JS v JD, 2023 ABKB 288


4.29: Costs consequences of formal offer to settle
10.29: General rule for payment of litigation costs
10.33: Court considerations in making costs award

Case Summary

This was a Decision on Costs following a mixed success family Trial. Both Parties claimed Costs on the basis that they were substantially successful at Trial, pursuant to Rule 10.29. The Plaintiff sought double Costs for steps taken following service of a Formal Offer, pursuant Rule 4.29.

The Court listed several principles applicable to the determination of Costs Awards, namely: the successful Party is presumptively entitled to Costs, which presumption applies equally to family matters; success in a family matter means substantial success, not absolute success; assessment of substantial success measures ultimate outcomes against relief initially sought; a finding of success may be based on a finding that a Party was successful on the most important issue litigated; enhanced Costs may be awarded where there has been misconduct in the litigation; Rule 4.29 provides for double Costs where a Plaintiff’s Formal Offer to settle is more generous than the ultimate outcome and the Plaintiff’s Formal Offer is not accepted by the Defendant; Costs Awards are discretionary, subject to principled exercise of the Court’s discretion; and Rule 10.33 provides a non-exhaustive list of factors, which help to guide the Court’s discretion.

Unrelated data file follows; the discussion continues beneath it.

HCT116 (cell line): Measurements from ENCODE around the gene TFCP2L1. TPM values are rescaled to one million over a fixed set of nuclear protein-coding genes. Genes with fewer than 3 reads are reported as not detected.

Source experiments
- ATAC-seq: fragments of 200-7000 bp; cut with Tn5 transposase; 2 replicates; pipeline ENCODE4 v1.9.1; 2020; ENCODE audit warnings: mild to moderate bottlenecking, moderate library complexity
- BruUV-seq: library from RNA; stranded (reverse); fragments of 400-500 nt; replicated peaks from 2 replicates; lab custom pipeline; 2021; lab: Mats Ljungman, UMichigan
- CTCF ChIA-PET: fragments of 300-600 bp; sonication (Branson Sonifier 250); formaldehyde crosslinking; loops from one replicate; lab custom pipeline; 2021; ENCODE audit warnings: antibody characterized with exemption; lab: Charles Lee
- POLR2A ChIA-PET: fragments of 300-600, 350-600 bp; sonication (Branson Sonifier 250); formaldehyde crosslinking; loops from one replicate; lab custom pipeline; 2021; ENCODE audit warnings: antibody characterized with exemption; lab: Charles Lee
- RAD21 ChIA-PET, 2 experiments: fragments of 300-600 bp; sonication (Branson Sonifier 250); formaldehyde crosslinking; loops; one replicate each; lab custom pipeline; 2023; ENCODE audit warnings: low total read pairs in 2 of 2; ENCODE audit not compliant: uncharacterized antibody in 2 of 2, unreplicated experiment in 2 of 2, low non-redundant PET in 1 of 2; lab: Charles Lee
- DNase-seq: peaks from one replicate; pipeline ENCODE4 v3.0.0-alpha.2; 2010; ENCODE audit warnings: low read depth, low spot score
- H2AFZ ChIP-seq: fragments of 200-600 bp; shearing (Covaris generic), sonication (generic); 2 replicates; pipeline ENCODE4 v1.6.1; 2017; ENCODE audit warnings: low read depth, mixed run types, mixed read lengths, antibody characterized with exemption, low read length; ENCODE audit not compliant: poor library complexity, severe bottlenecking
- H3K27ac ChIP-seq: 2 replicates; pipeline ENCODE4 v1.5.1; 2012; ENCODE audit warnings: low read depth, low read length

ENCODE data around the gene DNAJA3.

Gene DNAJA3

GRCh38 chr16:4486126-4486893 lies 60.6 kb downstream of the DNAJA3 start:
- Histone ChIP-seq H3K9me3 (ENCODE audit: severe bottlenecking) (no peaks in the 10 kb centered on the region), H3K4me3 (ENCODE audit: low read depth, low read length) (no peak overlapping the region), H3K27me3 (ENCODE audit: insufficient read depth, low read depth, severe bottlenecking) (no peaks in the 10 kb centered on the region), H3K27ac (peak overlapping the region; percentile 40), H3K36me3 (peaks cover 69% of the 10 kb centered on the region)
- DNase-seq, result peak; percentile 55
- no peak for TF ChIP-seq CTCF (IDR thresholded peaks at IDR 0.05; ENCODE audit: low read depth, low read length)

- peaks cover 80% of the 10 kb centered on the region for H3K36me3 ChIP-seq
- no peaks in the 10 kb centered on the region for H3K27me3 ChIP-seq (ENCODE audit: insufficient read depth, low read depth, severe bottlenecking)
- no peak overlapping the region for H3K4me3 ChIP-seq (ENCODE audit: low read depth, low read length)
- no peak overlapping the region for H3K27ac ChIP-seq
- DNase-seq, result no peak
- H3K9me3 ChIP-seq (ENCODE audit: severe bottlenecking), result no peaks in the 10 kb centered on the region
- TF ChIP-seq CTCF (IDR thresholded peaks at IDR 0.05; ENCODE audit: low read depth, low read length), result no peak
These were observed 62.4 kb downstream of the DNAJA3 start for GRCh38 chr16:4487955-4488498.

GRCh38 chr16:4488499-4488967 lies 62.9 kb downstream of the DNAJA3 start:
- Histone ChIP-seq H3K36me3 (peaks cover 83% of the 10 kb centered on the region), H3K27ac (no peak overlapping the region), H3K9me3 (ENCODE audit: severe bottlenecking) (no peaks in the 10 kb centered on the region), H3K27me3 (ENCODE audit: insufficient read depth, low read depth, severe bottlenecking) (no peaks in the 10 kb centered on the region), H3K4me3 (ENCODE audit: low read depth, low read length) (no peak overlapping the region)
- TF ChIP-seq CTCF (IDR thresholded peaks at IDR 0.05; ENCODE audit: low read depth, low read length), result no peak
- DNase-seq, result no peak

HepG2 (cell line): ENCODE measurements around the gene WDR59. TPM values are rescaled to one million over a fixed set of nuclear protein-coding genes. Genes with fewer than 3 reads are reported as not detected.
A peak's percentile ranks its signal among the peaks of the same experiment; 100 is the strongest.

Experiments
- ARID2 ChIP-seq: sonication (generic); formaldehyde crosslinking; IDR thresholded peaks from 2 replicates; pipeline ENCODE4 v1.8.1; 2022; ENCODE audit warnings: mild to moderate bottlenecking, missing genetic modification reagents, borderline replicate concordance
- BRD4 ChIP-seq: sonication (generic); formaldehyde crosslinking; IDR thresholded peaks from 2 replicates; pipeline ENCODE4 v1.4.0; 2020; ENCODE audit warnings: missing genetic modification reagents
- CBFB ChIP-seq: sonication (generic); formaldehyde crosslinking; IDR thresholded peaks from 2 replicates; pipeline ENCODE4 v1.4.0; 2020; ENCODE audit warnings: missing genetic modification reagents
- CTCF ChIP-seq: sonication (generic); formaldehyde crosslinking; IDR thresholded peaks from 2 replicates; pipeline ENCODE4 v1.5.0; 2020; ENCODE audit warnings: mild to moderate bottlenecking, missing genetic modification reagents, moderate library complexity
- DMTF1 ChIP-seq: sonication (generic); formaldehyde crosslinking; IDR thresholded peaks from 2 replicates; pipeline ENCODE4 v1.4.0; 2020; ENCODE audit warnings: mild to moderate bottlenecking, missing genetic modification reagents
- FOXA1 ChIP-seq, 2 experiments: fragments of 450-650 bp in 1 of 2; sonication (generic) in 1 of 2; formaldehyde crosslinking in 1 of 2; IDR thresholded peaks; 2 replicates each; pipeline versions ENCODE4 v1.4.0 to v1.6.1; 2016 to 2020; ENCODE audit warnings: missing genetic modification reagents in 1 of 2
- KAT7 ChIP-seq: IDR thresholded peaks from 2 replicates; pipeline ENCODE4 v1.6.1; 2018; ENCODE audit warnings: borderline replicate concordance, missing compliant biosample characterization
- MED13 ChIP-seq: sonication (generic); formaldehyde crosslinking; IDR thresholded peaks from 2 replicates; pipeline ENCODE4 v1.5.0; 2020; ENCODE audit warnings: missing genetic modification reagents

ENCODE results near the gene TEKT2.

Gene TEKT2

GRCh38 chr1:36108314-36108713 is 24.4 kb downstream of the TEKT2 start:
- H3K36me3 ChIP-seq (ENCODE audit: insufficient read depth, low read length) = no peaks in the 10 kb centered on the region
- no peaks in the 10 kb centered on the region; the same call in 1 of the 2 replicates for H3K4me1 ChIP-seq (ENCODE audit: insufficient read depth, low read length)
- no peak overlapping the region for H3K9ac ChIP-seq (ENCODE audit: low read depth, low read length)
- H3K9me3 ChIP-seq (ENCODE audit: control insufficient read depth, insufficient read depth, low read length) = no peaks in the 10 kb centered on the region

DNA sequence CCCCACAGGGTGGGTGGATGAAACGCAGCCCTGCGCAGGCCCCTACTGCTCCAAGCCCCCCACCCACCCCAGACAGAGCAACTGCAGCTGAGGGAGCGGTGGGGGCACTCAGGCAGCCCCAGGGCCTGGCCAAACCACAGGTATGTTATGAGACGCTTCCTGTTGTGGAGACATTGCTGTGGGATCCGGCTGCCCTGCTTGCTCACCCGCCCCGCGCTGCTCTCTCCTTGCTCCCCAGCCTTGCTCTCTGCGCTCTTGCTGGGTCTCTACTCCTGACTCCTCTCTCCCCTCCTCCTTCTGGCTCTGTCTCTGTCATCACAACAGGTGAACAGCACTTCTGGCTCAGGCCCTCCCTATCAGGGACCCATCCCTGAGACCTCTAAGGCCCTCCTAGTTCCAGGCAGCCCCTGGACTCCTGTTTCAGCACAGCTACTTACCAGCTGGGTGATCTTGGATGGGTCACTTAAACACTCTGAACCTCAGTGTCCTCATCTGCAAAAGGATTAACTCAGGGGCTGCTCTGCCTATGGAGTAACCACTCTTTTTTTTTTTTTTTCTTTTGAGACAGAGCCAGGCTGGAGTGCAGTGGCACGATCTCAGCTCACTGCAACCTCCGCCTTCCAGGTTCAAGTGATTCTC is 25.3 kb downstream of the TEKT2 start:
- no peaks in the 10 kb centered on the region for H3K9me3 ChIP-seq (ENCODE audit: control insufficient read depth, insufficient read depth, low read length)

Reviewing the Parties’ respective requests for relief and results at Trial, the Court held that neither Party had achieved substantial success. While the Plaintiff was successful in certain respects, the Defendant was successful in others, some of which were significant. Similarly, the Plaintiff’s Formal Offer was not more generous than the ultimate outcome, which provided for less parenting time, a less generous division of matrimonial property and a less generous spousal support award, accounting for payments made just prior to Trial. Finally, the Court held that the Plaintiff’s allegations of litigation misconduct, which included frequent changes of counsel, failure to accept the truth of certain documents, and other issues the Court had previously indicated it would not consider, were insufficient to justify an award of Costs.

In the result, each Party was responsible for their own Costs. Fees borne by the Plaintiff for an expert assessment in regard to parenting were ordered to be shared equally.

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